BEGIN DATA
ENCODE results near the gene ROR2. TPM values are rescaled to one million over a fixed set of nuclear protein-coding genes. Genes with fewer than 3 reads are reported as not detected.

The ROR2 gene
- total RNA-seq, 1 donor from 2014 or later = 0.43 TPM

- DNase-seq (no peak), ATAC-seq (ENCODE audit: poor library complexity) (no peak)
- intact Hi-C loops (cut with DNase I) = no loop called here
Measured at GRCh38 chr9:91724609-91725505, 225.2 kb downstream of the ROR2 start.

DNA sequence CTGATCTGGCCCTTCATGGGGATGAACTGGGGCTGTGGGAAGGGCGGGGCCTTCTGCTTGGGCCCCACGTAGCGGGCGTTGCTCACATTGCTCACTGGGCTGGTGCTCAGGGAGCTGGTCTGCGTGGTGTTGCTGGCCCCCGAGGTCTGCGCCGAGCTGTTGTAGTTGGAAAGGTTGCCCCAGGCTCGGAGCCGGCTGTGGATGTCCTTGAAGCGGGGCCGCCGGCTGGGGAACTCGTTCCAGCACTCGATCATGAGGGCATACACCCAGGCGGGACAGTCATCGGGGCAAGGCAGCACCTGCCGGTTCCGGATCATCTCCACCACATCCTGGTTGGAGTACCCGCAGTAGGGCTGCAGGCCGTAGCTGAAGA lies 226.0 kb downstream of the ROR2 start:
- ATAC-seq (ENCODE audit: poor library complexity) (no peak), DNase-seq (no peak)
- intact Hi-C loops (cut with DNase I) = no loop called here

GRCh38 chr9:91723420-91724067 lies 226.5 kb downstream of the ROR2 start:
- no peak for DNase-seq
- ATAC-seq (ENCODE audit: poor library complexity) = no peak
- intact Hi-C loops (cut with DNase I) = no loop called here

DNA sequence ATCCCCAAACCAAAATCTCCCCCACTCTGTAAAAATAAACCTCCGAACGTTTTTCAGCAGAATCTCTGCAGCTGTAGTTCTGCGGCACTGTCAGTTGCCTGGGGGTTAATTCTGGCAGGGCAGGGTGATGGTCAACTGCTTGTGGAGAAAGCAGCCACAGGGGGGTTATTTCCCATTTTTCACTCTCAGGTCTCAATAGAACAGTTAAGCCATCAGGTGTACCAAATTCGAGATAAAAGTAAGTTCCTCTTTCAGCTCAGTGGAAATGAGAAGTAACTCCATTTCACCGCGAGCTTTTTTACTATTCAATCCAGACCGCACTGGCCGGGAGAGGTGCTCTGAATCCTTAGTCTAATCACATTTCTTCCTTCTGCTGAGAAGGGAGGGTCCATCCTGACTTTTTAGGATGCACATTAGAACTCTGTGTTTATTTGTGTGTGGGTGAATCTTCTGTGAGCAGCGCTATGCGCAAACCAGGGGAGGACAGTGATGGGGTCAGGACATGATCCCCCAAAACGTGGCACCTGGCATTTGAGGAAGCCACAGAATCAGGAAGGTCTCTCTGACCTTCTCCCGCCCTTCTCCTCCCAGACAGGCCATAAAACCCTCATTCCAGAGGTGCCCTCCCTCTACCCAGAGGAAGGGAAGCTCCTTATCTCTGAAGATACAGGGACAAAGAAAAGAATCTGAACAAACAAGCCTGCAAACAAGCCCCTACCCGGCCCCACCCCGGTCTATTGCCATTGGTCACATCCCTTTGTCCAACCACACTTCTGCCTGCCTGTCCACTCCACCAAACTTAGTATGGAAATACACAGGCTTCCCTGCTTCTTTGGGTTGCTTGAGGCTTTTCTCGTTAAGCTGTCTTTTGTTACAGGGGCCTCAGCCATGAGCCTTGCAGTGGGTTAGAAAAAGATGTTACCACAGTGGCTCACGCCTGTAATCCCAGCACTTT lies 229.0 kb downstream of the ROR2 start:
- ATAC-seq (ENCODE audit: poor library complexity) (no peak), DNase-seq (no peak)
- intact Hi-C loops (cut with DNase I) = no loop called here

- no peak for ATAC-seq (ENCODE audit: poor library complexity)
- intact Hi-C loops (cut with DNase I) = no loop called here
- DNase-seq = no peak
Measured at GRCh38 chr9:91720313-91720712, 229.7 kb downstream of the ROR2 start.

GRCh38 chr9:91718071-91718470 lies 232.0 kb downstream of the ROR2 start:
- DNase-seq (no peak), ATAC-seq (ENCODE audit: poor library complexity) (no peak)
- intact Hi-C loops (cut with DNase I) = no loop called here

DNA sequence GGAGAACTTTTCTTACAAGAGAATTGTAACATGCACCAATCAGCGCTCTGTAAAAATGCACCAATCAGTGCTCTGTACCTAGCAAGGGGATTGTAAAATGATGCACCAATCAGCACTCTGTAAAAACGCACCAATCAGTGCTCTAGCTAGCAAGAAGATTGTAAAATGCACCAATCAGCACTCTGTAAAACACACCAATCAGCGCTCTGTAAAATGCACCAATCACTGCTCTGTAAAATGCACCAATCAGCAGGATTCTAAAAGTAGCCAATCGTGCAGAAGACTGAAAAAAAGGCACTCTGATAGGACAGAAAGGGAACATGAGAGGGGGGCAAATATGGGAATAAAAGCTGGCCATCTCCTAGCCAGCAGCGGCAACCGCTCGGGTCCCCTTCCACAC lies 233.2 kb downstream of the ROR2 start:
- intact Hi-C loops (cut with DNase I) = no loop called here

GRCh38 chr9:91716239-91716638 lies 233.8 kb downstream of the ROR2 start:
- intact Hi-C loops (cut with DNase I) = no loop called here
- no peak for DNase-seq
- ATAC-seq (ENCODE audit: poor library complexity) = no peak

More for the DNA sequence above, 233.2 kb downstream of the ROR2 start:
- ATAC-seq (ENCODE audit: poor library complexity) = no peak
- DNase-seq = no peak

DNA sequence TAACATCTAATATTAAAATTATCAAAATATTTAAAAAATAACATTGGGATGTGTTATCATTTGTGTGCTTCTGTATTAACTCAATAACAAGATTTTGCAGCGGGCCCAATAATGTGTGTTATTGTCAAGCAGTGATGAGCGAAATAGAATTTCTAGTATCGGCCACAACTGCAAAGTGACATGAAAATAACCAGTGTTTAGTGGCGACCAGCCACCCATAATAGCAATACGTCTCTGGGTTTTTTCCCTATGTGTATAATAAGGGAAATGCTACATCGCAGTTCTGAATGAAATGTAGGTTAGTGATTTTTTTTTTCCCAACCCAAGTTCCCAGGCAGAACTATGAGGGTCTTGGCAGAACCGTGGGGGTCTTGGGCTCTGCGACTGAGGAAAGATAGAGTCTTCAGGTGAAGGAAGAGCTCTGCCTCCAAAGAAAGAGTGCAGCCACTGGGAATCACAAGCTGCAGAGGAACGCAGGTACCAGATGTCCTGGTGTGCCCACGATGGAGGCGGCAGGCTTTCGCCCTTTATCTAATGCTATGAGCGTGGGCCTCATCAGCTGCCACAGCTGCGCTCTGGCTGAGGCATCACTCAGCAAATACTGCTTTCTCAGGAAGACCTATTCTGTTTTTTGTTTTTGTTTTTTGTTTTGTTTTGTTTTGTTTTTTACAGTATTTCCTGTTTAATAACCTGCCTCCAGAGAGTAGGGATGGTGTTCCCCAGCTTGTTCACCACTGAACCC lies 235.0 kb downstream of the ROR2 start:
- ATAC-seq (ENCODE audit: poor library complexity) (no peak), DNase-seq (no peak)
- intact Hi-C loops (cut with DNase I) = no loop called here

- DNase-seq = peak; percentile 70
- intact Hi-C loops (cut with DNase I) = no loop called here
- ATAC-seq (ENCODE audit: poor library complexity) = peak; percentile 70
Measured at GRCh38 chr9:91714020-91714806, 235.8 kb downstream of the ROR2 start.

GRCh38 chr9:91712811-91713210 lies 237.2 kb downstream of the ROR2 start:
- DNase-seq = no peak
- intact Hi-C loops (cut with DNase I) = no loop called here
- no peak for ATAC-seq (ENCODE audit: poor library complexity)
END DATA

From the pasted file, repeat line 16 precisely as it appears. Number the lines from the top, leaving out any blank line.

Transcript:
- intact Hi-C loops (cut with DNase I) = no loop called here